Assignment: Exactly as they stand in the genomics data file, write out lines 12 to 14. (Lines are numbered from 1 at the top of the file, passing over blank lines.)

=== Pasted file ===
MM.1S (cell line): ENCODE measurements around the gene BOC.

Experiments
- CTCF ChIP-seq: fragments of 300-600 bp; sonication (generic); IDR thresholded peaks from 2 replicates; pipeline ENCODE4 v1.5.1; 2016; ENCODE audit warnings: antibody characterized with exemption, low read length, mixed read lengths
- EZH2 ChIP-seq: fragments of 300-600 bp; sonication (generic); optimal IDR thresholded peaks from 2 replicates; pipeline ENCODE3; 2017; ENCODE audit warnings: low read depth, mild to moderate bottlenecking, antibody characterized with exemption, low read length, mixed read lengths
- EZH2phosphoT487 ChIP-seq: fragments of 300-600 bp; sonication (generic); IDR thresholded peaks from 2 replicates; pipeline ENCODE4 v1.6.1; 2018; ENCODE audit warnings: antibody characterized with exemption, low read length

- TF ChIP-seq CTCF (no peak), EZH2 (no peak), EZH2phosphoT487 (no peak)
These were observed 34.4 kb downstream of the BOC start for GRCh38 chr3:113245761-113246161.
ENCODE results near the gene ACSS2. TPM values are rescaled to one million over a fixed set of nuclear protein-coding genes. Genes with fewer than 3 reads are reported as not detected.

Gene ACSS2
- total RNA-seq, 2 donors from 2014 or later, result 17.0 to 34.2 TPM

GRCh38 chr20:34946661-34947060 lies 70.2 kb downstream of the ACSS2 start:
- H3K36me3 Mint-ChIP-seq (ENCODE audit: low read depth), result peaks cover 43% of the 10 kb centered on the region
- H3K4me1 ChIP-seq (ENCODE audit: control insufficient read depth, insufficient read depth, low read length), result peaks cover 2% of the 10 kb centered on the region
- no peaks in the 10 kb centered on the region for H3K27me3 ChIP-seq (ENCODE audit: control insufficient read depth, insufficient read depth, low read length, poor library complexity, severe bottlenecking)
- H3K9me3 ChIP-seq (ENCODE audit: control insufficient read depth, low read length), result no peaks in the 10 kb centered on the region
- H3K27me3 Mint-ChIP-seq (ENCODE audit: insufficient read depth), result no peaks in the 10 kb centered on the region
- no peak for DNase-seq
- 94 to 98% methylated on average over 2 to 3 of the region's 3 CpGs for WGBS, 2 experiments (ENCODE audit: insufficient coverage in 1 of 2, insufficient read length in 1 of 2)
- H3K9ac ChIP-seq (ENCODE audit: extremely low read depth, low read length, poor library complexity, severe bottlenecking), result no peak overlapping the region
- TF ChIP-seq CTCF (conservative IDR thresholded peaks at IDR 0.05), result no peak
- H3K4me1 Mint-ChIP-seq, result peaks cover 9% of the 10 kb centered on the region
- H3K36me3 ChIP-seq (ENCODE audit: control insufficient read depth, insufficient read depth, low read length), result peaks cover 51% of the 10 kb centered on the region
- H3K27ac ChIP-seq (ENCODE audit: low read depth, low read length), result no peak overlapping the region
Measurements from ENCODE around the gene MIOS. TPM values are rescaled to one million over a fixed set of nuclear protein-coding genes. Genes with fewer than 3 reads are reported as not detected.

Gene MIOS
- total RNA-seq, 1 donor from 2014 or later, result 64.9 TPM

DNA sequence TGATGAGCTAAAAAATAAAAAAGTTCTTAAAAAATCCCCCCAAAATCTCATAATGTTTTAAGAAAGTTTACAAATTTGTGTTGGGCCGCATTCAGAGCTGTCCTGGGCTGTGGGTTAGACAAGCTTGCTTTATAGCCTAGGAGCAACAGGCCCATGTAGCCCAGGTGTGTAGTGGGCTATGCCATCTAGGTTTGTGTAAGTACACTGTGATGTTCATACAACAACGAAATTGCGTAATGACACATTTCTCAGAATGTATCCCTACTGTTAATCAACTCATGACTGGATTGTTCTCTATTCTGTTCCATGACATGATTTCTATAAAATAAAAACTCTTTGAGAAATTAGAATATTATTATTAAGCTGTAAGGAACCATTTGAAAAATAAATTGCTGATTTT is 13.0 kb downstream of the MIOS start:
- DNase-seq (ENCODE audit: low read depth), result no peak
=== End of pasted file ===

- H3K36me3 Mint-ChIP-seq (ENCODE audit: low read depth), result peaks cover 43% of the 10 kb centered on the region
- H3K4me1 ChIP-seq (ENCODE audit: control insufficient read depth, insufficient read depth, low read length), result peaks cover 2% of the 10 kb centered on the region
- no peaks in the 10 kb centered on the region for H3K27me3 ChIP-seq (ENCODE audit: control insufficient read depth, insufficient read depth, low read length, poor library complexity, severe bottlenecking)